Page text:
Posted by & filed under Conferences, Courses/Workshops, Social Gatherings.

What: 11th European Permaculture Convergence (EUPC)
When: August 1st – 5th, 2012
Where: Escherode/Kassel, Germany

Dear activist-friends in Europe

The website for registration is online and we invite you to check the key note speakers, lectures and workshops already listed. This program will grow step by step as soon as people register and send us their proposals for participation.

We are sending our call to come and join the European Permaculture Convergence from 1st – 5th August 2012 in Escherode/Kassel, Germany: NOW – Earth Care, People Care, Fair Share.

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Posted by & filed under Consumerism, Health & Disease, Livestock.

by Janet Larsen, Earth Policy Institute

U.S. meat consumption has peaked. Data from the U.S. Department of Agriculture show that meat eating across the country fell from the 2004 high point of 184 pounds (83 kilograms) per person to 171 pounds in 2011. Early estimates for 2012 project a further reduction in American meat eating to 166 pounds, making for a 10 percent drop over the eight-year period. For a society that lives high on the food chain, this new trend could signal the end of meat’s mealtime dominance.

Total U.S. meat consumption peaked in 2007 at 55 billion pounds and has fallen each year since. In 2012, consumption is expected to drop to 52 billion pounds, the lowest level in more than a decade.

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Posted by & filed under Aid Projects, Community Projects, Food Forests, Irrigation, Potable Water, Village Development, Waste Water, Water Harvesting.

In a land of contrast, mystery and years of imperialism, a small village of over 300 people on the edge of the Kalahari in Namibia germinated a new permaculture resiliency project in January of 2012. In talking with the headman of the village, he shared that their people, the San Bushmen, have lived in harmony with the land as hunter gatherers for eons. They are often cited as the first peoples of Africa and very likely all of humanity may have descended from their ranks many millennia ago.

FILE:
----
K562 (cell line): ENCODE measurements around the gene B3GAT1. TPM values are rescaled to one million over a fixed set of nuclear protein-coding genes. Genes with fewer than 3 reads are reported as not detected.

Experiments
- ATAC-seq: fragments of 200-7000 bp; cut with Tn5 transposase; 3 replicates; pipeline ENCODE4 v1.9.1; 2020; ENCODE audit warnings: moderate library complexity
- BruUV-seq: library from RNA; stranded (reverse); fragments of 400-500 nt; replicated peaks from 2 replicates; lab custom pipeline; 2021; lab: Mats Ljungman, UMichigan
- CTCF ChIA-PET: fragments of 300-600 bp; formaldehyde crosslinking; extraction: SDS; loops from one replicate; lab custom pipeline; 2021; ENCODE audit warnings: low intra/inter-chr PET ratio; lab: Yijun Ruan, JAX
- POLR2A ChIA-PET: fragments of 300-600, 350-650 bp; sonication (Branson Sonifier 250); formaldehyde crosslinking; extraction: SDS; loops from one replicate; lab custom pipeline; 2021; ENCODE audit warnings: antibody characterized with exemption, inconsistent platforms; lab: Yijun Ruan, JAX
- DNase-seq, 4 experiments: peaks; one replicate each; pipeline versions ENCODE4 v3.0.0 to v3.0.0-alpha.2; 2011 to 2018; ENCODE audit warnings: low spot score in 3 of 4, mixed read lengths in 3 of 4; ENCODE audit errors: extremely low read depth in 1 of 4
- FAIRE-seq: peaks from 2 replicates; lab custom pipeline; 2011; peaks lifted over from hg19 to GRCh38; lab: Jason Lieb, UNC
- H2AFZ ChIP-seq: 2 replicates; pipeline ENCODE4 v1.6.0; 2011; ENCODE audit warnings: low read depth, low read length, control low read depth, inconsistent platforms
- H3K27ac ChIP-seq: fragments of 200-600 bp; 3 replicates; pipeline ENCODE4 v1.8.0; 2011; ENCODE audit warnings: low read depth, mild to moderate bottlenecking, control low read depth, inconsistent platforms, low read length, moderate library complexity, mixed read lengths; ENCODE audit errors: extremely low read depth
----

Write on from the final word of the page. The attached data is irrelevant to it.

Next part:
The village elder sadly shared that colonialism has destroyed the San migratory way of life — a hunter gatherer tradition that was sustainable for thousands of years. He told us that they were no longer allowed to roam freely and trophy hunters destroyed the vast herds of game that formed their principal supply of food. Both Black and White farmers alike built up huge herds of cattle that destroyed the ecology of the Kalahari and subsequently the foods that had been their staple diet. They soon found they had to work for the farmers to be able to feed their families and hence a cycle of poverty and separation from their cultural roots ensued.

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Posted by & filed under Compost, Soil Rehabilitation, Waste Systems & Recycling.

This is no ordinary worm farm: it is a fun project to do with the kids, it works like the best of farms, it looks fantastic and… it doesn’t cost any money!

Here’s how to make it:

1. Get three polystyrene boxes from your local fish shop / market / green grocer. The boxes should all be of the same size, stackable, in good condition, and preferably white (mine were printed; it wasn’t the end of the world, just required a little extra work). One of them needs to have a lid.

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Posted by & filed under Building, Community Projects, Consumerism, Economics, Land, Society, Village Development.

by David Bollier

I have been asked to address what the commons might have to say about urban spaces and urban life. The short answer is, a lot!